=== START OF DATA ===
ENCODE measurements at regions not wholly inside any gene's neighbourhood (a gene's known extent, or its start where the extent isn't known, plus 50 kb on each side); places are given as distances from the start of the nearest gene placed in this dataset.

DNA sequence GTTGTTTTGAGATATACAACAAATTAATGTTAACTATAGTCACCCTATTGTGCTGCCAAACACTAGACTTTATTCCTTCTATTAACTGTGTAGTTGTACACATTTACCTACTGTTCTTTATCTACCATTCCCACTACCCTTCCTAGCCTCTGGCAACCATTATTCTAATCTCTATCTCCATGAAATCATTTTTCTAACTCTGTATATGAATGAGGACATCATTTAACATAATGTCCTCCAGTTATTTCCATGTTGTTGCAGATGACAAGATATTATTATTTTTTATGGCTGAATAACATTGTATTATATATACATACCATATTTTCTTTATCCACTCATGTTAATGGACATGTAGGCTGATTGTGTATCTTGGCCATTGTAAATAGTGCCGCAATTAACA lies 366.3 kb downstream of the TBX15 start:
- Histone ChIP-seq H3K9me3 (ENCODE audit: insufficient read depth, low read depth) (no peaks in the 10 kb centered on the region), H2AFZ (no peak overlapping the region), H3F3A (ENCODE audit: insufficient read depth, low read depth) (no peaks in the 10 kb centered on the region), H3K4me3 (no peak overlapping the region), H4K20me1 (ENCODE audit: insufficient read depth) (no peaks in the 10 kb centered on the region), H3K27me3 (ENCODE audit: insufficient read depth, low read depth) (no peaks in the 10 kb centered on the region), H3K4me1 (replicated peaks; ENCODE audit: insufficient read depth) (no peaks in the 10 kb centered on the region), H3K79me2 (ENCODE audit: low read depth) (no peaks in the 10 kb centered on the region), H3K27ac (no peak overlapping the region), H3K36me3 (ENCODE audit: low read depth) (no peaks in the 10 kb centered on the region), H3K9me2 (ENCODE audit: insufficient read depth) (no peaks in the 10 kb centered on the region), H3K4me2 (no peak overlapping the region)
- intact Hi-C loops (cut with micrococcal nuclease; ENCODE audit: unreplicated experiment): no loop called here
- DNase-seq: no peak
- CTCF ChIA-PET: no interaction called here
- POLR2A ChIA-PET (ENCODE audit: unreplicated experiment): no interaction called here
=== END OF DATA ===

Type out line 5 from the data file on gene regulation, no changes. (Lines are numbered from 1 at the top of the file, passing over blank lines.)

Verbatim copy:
- DNase-seq: no peak